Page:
ROSELAND — Community members got a look at renderings of the future renovated 95th Street Red Line terminal at an open house Thursday evening, showing a brighter station.
Many said they hoped it would help start further development in the area and also expressed optimism that the next step would be to extend the Red Line, the city's busiest, to 130th Street.
The open house was held at Harlan High School, 9652 S. Michigan Ave. CTA officials were on hand to walk people through each rendering, as well as answer questions about the project.
The $280 million project will improve both the south and north side of the station, along with the bus terminal areas.
The renovation of the terminal, which was built in 1969, will offer commuters more space, better amenities and improve the walking flow, officials said.
Construction on the south end of the terminal will be completed in late 2017, officials said. The north end will be finished in 2018. The station will remain open throughout construction.
Some of the improvements riders will see, according to the CTA, include:
• A new station building with bright, airy spaces and clear sightliness
• Expanded platforms to provide more room and easier flow of passengers
• Wider bus lanes and increased spacing between bus bays to reduce congestion
• Wider sidewalks and waiting areas in bus terminal for increased passenger comfort and safety
• Additional escalators and elevators
Some of the attendees said they liked the renovations and hope the new station sparks further development.
West Chesterfield President Michael LaFargue said he's excited to see construction in the community. The project is great, he said, but residents are concerned about the community's state after construction.
"We’re very interested in transit-oriented development and mixed-used development around the station," he said.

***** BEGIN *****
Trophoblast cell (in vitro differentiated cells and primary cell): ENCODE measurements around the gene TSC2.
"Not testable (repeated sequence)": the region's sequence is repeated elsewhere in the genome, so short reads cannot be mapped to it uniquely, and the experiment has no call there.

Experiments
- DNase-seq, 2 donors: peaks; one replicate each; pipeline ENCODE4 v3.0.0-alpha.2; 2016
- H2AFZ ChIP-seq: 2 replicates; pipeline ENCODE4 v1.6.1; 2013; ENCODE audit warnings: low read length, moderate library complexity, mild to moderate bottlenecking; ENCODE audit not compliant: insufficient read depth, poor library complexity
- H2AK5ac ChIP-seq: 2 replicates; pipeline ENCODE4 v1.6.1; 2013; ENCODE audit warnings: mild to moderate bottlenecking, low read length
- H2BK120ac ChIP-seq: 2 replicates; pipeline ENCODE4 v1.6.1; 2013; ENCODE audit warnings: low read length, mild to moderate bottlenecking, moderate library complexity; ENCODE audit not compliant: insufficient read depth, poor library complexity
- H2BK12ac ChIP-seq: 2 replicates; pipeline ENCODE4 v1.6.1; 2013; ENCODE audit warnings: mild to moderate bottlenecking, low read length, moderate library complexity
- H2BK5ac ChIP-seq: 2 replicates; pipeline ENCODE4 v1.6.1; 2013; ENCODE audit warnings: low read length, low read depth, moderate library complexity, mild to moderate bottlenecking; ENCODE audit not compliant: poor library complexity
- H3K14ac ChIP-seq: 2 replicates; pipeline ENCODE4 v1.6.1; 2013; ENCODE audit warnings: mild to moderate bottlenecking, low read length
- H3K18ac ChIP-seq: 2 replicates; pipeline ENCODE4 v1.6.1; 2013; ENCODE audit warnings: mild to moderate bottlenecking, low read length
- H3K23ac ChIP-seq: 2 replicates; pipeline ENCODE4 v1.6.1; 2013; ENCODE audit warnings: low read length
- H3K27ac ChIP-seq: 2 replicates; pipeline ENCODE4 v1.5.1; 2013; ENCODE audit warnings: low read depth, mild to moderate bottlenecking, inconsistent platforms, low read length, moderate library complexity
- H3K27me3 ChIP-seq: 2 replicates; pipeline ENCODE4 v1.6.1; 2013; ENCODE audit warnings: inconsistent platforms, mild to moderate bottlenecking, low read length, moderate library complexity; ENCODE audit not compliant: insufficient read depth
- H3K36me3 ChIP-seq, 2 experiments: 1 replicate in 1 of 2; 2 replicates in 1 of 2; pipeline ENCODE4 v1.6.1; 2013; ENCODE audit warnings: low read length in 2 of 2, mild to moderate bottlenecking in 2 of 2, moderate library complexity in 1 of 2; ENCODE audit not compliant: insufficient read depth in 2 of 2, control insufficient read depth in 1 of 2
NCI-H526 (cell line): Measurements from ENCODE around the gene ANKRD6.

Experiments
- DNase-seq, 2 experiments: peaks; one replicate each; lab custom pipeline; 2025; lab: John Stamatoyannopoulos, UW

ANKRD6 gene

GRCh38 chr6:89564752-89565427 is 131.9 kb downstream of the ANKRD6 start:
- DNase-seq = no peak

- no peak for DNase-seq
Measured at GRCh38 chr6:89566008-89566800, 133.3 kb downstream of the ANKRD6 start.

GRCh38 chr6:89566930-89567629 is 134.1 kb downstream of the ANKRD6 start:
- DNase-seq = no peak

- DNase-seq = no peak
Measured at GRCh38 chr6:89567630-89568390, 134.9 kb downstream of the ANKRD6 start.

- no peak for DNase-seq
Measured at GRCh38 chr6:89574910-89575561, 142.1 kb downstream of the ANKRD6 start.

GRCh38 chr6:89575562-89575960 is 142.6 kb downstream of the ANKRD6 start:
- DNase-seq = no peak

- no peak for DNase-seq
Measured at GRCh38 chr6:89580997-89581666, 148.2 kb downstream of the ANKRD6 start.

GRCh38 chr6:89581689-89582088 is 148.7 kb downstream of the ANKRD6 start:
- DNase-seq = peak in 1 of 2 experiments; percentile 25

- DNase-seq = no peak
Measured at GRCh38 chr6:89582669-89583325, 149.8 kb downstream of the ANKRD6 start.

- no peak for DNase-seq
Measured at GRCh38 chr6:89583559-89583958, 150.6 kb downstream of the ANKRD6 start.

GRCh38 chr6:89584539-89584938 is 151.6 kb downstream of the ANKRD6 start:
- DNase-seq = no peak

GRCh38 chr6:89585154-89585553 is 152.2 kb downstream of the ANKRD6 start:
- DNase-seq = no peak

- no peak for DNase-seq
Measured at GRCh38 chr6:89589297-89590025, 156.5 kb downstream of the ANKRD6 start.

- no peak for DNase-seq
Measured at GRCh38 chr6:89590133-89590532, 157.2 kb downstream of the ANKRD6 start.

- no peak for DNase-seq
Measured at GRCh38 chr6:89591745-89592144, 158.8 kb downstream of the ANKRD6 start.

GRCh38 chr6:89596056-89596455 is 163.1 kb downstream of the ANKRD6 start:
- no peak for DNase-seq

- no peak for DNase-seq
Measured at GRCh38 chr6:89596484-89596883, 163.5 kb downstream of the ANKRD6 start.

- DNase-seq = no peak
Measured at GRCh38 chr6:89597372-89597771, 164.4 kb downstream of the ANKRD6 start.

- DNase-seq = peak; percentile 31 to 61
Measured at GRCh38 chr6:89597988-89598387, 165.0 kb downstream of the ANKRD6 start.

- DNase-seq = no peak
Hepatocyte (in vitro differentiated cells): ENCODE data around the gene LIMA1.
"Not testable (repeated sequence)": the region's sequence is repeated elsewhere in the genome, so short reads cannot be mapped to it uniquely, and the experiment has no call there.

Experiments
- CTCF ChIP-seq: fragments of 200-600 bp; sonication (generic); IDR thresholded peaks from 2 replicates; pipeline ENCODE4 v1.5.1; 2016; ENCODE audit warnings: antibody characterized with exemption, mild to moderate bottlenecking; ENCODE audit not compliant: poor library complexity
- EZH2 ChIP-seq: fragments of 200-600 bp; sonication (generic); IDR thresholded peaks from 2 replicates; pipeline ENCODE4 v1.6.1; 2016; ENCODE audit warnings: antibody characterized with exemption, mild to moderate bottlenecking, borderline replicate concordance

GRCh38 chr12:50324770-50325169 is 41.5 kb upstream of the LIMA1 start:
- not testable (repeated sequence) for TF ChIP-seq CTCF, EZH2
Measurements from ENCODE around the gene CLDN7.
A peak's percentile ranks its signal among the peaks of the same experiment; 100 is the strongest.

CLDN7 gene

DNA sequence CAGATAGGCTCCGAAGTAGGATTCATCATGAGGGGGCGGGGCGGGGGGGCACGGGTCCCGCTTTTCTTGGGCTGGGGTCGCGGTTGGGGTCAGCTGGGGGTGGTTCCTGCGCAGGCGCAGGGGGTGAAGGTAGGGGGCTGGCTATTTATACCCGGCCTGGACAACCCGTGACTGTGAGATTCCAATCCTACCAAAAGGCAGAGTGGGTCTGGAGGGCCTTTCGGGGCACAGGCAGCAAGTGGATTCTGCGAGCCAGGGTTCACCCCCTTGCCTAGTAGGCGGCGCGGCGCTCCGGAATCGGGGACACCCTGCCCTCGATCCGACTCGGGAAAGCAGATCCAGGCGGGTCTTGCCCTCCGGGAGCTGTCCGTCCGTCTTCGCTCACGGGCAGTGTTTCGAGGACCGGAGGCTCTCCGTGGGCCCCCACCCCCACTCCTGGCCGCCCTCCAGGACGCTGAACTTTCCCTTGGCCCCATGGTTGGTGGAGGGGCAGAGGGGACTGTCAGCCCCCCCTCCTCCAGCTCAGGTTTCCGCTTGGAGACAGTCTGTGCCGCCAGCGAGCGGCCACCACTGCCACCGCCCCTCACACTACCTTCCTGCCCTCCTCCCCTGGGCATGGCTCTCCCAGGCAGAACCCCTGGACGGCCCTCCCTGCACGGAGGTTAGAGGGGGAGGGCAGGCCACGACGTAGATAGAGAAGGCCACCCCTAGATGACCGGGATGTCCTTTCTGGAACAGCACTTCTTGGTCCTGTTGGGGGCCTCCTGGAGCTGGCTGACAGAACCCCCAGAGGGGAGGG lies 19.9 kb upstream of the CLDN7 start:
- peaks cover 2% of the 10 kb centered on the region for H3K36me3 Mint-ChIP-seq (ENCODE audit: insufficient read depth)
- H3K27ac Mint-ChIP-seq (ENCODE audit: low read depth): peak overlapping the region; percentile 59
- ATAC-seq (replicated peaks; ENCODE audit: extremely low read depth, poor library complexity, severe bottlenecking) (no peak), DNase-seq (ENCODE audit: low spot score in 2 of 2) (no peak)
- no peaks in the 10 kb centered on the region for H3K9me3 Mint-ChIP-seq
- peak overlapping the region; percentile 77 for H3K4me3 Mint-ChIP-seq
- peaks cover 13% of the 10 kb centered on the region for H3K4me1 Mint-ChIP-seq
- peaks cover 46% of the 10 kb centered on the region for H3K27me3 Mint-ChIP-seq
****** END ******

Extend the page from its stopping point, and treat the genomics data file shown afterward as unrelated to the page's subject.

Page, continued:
Having good businesses is "essential for the community," LaFargue said.
Roseland resident Aaron Mallory came to the open house to learn more about the Red Line Extension Project, which would provide service to 130th Street.
"To see that they’re going in the direction with the Red Line 95th terminal, that’s good, but I’m really looking forward to seeing that extension happening," he said.
A Red Line extension would be "huge" for the South Side, he said.
"That could be the thing that really helps the community transform," Mallory said. "If the Red Line actually extends into the community, there would be opportunities for businesses to come and people would want to move into the community because of the access to the CTA."
CTA spokeswoman Catherine Hosinski said that before work on the Red Line Extension can begin, all older existing infrastructure has to be replaced. She said that the same was done with the Red Line South Reconstruction project and the current 95th Street Terminal project.
"CTA continues to move forward with the [Red Line Extension] project," Hosinski said. "Following public meetings in 2014, CTA narrowed the list of alternatives to one 'preferred alternative' with two variations."
Both of the variations, or proposed routes, follow the Union Pacific corridor: one to the east and the other to the west, she said.
In 2014, the CTA pledged an additional $5 million to provide technical resources to help push the recommended alternatives forward.
Currently, the drafting of the Environment Impact Statement, which is needed to get federal approval and funding, is almost finished, Hosinski said. From there, the Federal Transit Administration (FTA) will review it.
The CTA and FTA will publicly release the drafted statement later this year and hold public hearings by the end of the year.